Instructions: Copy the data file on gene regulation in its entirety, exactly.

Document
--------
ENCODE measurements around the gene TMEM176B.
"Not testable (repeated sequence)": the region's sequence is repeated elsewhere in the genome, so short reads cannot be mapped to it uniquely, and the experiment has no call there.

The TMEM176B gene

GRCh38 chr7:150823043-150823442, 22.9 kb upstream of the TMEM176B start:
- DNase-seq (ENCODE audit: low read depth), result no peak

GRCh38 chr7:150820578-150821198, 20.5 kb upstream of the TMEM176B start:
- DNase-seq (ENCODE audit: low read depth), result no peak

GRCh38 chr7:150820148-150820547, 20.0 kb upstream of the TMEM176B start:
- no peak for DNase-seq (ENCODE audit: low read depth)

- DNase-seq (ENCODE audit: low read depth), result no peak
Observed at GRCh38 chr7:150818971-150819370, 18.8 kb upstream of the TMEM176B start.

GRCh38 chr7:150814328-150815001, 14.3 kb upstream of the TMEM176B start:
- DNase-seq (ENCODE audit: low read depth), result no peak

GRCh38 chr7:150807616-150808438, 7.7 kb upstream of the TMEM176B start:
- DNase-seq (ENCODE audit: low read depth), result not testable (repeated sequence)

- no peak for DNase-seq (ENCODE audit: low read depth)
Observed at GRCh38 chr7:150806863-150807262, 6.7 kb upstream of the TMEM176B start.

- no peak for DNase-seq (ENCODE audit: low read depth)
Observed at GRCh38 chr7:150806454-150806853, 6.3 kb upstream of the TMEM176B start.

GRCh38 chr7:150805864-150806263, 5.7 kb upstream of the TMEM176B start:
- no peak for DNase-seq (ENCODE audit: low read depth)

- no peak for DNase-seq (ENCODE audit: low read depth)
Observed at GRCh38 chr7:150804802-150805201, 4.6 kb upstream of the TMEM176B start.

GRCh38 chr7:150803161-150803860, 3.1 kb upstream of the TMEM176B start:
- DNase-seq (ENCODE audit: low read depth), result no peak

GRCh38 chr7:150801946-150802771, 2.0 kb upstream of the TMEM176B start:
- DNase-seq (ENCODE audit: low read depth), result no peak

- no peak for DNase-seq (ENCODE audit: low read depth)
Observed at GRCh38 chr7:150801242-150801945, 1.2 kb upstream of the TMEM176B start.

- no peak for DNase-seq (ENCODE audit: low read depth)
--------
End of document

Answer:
ENCODE measurements around the gene TMEM176B.
"Not testable (repeated sequence)": the region's sequence is repeated elsewhere in the genome, so short reads cannot be mapped to it uniquely, and the experiment has no call there.

The TMEM176B gene

GRCh38 chr7:150823043-150823442, 22.9 kb upstream of the TMEM176B start:
- DNase-seq (ENCODE audit: low read depth), result no peak

GRCh38 chr7:150820578-150821198, 20.5 kb upstream of the TMEM176B start:
- DNase-seq (ENCODE audit: low read depth), result no peak

GRCh38 chr7:150820148-150820547, 20.0 kb upstream of the TMEM176B start:
- no peak for DNase-seq (ENCODE audit: low read depth)

- DNase-seq (ENCODE audit: low read depth), result no peak
Observed at GRCh38 chr7:150818971-150819370, 18.8 kb upstream of the TMEM176B start.

GRCh38 chr7:150814328-150815001, 14.3 kb upstream of the TMEM176B start:
- DNase-seq (ENCODE audit: low read depth), result no peak

GRCh38 chr7:150807616-150808438, 7.7 kb upstream of the TMEM176B start:
- DNase-seq (ENCODE audit: low read depth), result not testable (repeated sequence)

- no peak for DNase-seq (ENCODE audit: low read depth)
Observed at GRCh38 chr7:150806863-150807262, 6.7 kb upstream of the TMEM176B start.

- no peak for DNase-seq (ENCODE audit: low read depth)
Observed at GRCh38 chr7:150806454-150806853, 6.3 kb upstream of the TMEM176B start.

GRCh38 chr7:150805864-150806263, 5.7 kb upstream of the TMEM176B start:
- no peak for DNase-seq (ENCODE audit: low read depth)

- no peak for DNase-seq (ENCODE audit: low read depth)
Observed at GRCh38 chr7:150804802-150805201, 4.6 kb upstream of the TMEM176B start.

GRCh38 chr7:150803161-150803860, 3.1 kb upstream of the TMEM176B start:
- DNase-seq (ENCODE audit: low read depth), result no peak

GRCh38 chr7:150801946-150802771, 2.0 kb upstream of the TMEM176B start:
- DNase-seq (ENCODE audit: low read depth), result no peak

- no peak for DNase-seq (ENCODE audit: low read depth)
Observed at GRCh38 chr7:150801242-150801945, 1.2 kb upstream of the TMEM176B start.

- no peak for DNase-seq (ENCODE audit: low read depth)